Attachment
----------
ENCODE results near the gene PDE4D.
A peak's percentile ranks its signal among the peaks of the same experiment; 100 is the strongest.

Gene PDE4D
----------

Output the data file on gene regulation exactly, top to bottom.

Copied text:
ENCODE results near the gene PDE4D.
A peak's percentile ranks its signal among the peaks of the same experiment; 100 is the strongest.

Gene PDE4D